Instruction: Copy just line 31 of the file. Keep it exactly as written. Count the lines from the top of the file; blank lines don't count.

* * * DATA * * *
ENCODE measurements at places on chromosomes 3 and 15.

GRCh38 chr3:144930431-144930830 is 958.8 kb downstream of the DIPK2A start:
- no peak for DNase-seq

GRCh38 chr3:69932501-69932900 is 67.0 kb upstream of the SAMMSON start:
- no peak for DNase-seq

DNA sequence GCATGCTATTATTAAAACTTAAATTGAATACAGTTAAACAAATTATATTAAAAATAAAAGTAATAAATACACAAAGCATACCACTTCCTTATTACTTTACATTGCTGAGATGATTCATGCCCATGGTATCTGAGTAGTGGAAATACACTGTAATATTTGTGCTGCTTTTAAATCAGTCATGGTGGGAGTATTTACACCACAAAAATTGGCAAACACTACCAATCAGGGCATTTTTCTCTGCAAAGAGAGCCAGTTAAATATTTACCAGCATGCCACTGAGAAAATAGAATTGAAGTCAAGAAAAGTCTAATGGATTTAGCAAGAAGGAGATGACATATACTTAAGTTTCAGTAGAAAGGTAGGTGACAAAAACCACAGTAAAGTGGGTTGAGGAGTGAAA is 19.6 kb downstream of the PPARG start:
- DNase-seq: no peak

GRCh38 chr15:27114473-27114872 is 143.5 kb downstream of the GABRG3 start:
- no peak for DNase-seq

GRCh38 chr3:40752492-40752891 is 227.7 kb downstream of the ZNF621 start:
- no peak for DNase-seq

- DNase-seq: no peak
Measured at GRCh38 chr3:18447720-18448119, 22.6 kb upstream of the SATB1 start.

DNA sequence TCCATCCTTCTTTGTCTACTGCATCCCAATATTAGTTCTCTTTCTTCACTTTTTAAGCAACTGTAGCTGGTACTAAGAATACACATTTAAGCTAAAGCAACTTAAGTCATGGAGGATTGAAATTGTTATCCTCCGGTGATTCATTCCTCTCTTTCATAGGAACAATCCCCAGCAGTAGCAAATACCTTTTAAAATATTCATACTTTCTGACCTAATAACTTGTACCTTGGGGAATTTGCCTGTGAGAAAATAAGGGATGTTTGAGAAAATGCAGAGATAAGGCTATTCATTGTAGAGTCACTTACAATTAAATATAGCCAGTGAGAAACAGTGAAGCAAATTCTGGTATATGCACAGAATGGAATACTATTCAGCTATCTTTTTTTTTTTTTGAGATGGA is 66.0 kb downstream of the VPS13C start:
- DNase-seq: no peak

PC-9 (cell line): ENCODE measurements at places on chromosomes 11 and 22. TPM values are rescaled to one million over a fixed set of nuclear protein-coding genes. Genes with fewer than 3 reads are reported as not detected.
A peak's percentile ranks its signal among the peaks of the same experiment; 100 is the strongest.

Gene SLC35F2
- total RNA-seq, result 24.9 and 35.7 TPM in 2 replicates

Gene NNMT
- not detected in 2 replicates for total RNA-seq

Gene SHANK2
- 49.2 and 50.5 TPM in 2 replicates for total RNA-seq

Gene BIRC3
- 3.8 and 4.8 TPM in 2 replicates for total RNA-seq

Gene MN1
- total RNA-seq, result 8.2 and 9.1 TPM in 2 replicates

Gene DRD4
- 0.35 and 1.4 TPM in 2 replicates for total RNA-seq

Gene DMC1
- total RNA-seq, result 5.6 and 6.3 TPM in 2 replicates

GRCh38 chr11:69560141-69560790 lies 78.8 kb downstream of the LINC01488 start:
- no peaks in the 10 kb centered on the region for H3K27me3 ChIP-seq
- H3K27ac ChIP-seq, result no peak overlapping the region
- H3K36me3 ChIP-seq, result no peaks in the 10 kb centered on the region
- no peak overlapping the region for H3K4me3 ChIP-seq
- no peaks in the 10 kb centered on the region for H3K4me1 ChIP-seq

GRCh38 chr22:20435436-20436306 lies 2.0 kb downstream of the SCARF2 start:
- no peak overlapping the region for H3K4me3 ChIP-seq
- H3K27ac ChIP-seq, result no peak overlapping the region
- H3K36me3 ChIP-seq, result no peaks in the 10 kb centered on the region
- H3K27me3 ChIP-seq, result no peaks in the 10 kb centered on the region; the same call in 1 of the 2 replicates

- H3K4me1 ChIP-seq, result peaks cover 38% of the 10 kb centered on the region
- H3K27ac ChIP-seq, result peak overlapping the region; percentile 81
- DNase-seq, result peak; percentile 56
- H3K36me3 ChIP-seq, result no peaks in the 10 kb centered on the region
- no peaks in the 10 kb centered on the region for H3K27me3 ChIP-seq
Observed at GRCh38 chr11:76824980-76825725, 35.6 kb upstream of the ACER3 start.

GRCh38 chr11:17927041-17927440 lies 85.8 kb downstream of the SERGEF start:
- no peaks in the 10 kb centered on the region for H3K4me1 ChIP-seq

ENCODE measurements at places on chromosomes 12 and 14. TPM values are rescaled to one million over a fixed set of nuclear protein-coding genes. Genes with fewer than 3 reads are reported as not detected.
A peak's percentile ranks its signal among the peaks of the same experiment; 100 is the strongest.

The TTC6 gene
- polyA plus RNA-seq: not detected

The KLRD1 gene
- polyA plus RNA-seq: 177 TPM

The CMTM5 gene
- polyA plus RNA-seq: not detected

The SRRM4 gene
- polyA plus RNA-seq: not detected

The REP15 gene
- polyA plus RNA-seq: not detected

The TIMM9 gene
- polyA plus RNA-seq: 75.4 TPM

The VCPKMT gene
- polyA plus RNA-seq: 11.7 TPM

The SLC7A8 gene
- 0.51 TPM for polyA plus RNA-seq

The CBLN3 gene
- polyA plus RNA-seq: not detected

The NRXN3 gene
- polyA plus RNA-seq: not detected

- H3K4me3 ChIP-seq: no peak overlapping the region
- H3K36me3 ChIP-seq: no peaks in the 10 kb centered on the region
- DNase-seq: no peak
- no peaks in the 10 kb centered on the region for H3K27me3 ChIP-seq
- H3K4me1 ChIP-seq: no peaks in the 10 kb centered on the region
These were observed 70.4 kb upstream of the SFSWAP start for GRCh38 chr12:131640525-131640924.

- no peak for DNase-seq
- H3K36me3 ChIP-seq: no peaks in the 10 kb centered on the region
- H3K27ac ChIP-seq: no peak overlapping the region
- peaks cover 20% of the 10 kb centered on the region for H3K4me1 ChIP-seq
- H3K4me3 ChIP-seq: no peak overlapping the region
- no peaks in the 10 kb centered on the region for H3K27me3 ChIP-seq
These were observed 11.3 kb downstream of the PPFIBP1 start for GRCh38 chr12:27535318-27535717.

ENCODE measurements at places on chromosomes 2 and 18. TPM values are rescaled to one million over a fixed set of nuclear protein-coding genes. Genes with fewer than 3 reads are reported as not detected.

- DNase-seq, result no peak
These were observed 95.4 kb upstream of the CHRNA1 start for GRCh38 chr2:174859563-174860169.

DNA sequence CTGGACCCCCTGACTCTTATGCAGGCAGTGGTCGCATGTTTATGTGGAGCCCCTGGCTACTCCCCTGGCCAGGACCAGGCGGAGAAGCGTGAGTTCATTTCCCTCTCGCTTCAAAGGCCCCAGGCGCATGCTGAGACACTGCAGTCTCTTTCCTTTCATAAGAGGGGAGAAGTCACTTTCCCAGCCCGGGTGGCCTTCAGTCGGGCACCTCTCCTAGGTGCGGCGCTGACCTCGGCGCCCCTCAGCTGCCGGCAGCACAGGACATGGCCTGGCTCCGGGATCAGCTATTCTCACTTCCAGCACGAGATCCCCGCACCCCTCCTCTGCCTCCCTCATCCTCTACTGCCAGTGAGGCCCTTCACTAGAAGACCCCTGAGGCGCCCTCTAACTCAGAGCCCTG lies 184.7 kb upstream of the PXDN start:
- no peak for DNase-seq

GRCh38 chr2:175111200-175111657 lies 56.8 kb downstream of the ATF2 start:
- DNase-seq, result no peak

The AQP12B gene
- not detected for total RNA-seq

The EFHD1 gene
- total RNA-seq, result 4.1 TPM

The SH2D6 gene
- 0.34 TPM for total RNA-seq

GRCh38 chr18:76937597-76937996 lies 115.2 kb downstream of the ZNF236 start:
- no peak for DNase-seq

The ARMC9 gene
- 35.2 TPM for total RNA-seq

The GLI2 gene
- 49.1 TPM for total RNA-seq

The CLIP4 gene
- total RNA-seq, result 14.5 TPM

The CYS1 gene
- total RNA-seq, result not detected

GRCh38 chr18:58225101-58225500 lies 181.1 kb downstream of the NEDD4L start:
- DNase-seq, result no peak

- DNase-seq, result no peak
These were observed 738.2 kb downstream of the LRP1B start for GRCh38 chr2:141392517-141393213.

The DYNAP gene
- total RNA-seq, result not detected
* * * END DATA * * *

- total RNA-seq, result 5.6 and 6.3 TPM in 2 replicates